By the way, further to my  post, yesterday, something that Molly Ball writes incidentally in her Atlantic essay about Democrat groups’ touring flyover country to understand the natives is worth a moment of attention (emphasis added):

The report is short, covering only three big takeaways from the seven listening sessions Third Way conducted. The first is the importance of hard work; the second is the need for a strong workforce. The third, described in a section entitled “Just Get the Hell Out of My Way,” is locals’ purported antagonism to big government. “Whether the question is about immigration or banks, taxes or welfare, the people we spoke to generally felt that government policies were irrelevant to their daily lives,” it states. This view is made to sound like one that was broadly expressed, but in fact, we mostly heard it in just one session—the group of curmudgeonly farmers. Almost all of the quotations in this section are drawn from that group. There are no quotations from the people we met who were pro-government, such as the teachers and laborers and activists, who voiced concern that local, state, and federal government ought to be doing more to take care of people.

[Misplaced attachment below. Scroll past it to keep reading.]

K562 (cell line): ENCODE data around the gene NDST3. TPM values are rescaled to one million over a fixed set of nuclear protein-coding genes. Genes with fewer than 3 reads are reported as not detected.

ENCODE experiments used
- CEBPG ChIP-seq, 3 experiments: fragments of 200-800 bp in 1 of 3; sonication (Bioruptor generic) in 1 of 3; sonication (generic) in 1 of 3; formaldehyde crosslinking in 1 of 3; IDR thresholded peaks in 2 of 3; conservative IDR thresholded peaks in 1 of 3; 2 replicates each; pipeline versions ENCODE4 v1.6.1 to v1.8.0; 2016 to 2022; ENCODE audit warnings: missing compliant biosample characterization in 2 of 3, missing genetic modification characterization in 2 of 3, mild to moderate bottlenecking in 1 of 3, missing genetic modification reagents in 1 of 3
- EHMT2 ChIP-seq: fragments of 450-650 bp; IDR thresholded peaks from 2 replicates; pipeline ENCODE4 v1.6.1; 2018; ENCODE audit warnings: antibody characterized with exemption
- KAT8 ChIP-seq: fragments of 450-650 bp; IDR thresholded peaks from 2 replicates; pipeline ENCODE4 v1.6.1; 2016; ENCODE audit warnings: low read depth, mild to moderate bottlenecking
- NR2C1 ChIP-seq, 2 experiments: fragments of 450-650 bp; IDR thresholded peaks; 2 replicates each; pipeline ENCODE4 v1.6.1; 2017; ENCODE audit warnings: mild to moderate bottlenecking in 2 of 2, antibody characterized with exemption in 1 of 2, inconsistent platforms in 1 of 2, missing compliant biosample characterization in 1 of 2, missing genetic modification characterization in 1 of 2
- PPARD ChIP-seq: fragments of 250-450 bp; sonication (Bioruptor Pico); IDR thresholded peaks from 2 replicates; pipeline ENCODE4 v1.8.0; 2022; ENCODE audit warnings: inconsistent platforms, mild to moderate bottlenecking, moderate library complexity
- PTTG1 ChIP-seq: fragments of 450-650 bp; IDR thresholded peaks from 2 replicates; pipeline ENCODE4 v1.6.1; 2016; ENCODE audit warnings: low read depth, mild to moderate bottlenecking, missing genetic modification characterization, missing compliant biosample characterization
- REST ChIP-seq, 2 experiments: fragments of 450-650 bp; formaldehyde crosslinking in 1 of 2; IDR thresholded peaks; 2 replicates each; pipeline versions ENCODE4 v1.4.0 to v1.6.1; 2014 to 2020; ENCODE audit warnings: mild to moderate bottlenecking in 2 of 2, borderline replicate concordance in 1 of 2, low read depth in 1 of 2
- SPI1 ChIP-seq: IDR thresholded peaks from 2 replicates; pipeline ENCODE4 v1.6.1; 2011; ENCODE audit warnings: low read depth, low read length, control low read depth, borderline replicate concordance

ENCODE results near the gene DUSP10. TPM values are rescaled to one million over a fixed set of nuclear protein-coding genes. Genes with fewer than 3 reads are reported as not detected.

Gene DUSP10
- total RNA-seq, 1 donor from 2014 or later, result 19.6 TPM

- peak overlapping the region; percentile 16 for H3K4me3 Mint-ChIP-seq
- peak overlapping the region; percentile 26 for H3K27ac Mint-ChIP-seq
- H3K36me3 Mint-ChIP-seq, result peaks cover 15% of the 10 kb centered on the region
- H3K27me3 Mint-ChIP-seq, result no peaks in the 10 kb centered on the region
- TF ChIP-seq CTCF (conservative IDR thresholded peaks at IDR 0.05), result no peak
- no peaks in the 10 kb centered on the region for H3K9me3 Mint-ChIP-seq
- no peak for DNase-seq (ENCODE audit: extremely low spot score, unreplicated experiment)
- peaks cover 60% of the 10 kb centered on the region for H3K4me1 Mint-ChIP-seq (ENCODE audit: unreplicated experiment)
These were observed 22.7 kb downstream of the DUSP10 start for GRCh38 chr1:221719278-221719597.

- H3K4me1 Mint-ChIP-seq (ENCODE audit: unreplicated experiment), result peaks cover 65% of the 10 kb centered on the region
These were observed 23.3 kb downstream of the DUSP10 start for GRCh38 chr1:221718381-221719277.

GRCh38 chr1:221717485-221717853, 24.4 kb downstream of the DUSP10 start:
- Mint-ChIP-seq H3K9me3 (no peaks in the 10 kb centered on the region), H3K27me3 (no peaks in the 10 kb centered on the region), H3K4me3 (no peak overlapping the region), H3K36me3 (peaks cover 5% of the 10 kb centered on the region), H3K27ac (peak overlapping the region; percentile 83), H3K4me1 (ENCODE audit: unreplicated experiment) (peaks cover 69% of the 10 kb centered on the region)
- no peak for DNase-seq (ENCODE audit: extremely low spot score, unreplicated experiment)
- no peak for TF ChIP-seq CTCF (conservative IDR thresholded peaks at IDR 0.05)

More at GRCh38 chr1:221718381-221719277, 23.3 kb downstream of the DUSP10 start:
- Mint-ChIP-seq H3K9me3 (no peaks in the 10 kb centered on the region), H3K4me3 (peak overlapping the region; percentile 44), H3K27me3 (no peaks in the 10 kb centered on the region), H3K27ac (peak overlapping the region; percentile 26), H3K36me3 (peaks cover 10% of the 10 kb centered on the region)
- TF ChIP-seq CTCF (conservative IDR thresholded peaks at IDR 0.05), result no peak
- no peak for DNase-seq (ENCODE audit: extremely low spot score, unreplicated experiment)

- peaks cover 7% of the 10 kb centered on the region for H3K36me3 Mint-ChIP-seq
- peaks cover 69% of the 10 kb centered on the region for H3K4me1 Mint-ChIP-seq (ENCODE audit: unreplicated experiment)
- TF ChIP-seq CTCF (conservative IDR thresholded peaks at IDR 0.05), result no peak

By “laborers,” Ball is referring specifically to a table of men who were members of Laborers International Union of North America and other construction unions.  So the people she lists as “pro-government” are employees of government, workers whose largest source of employment is government building, and people who are (for pay or otherwise) occupied with pushing government policies.  That is, the people who think “government ought to be doing more to take care of people” are largely employed in… helping government to do so.

That isn’t really surprising.

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Political Monday with John DePetro, No. 31: Sick Outs and What It Means to Be a Democrat

For my weekly call-in on John DePetro’s WADK 1540 AM show, last week, the topics were the Warwick sick outs, my ethics complaint, Josh Miller’s view of the Democrats, Raimondo’s remorse for hurting journalists’ feelings.